N.C. judges say social networking ban for sex offenders is unjust

Local sex offender, detective react to decision

N.C. judges say social networking ban for sex offenders is unjust

JACKSONVILLE, ONSLOW COUNTY - Come September, a law that bans sex offenders from engaging in social media -- often where children have an online presence -- could no longer be in effect.

A North Carolina appeals court panel says the state's requirement barring registered sex offenders from commercial social networking sites like Facebook is unconstitutional because it's vague and violates free speech.

A three-judge panel of the state court said Tuesday the 2008 law is too broad by denying the convicts the right to participate in a wide range of communications.

The judges say the law is not narrowly written to prevent registered sex offenders from having contact with children.

One sex offender in Onslow County who didn't want to be identified says he thinks it's okay for sex offenders to have Facebook or Twitter, as long as they're not doing anything wrong.

"We have lives too," he said. "We have family too. I use it for family. I talk to my sisters. I'm in a car club, so we post pictures. We have fun. I don't go on there trying to pry, 'Oh, I want you.' It's not like that."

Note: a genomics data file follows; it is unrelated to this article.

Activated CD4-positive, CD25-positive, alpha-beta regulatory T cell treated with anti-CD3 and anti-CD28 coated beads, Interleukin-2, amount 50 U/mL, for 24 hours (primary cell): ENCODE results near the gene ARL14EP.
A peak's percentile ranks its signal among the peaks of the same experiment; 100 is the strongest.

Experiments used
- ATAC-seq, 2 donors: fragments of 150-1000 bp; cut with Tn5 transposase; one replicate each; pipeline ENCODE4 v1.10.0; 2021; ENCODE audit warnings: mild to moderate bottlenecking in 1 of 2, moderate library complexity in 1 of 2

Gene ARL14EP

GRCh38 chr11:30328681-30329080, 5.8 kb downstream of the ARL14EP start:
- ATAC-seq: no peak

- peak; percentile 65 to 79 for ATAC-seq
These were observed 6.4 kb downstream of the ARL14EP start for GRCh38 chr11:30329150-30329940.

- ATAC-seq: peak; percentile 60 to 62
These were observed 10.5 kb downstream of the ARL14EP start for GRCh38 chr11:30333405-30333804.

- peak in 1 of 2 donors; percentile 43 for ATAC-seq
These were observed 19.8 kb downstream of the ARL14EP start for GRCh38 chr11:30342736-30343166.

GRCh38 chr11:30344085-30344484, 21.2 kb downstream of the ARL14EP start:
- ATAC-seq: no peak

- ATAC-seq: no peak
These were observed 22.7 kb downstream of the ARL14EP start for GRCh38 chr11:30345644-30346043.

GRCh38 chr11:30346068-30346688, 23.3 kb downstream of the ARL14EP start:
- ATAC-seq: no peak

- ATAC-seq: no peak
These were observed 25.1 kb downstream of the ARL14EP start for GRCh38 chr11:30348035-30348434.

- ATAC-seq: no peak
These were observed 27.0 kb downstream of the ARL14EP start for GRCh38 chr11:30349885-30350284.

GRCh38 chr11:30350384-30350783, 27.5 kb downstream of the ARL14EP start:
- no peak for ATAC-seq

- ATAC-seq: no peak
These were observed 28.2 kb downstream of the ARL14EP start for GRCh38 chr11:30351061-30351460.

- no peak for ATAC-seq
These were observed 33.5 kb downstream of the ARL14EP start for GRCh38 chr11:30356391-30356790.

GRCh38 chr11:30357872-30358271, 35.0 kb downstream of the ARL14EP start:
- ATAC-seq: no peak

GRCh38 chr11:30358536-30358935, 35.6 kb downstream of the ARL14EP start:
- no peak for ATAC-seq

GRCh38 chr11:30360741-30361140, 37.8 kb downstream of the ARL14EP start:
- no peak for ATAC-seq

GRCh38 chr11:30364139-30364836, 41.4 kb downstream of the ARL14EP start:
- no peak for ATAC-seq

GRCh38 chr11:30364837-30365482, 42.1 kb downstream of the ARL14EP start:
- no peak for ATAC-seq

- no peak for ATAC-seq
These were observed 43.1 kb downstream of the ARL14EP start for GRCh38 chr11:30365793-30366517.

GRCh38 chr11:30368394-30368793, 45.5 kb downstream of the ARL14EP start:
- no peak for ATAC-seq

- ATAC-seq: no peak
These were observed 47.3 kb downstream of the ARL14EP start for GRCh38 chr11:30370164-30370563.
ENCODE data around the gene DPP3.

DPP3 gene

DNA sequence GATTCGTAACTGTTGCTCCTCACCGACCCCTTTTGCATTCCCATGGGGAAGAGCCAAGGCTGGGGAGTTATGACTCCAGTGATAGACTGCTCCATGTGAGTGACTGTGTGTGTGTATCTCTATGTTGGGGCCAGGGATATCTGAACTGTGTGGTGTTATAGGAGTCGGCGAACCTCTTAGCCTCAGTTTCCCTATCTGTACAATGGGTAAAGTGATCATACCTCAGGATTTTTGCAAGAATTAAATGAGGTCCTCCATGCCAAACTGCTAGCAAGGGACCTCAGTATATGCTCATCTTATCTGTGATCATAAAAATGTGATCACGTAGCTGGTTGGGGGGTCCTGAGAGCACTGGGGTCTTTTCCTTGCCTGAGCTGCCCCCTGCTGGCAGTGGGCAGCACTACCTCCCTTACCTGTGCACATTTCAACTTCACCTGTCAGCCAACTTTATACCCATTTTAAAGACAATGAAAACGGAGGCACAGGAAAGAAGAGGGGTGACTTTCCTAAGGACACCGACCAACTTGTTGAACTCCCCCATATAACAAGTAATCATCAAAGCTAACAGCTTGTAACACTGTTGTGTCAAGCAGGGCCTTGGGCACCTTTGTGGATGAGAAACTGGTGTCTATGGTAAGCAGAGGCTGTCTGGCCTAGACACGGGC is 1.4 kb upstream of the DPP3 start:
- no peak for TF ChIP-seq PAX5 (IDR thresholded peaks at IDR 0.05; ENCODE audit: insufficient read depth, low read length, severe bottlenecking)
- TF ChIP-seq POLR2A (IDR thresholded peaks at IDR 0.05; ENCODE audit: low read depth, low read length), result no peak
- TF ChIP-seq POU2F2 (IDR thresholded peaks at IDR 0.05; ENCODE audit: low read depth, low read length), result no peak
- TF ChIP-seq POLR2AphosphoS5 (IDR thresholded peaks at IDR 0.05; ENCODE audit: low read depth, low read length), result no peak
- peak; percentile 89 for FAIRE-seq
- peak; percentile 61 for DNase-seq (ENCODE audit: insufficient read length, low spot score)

The ruling came when the judges overturned the conviction of a Durham County man on the sex offender list. Authorities said he had created a Facebook profile page.

Detective Sgt. Mark Scott with the Onslow County Sheriff's Office says a more specific law should be put in place where sex offenders can still be monitored.

"There's some people our there that would use Facebook for what it's there for, to connect with friends and family, but it's that small minority of people that I'm worried about," Scott said.

According to a representative from the Court of Appeals, the certification date from this decision is Sept. 9. From that day, state attorneys will have another 15 days to petition the Supreme Court to hear this case. If they choose not to, this law could ultimately be struck down.

"If this law is ultimately stricken down, it should be rewritten to where it could be tailored more specifically toward sex offenders who could potentially be a threat to minor children," Scott said.

The local sex offender says exceptions should be made for those on the sex offender registry with a good track record.

"I feel like they should just give us some type of leeway if they know we're doing good," he said.

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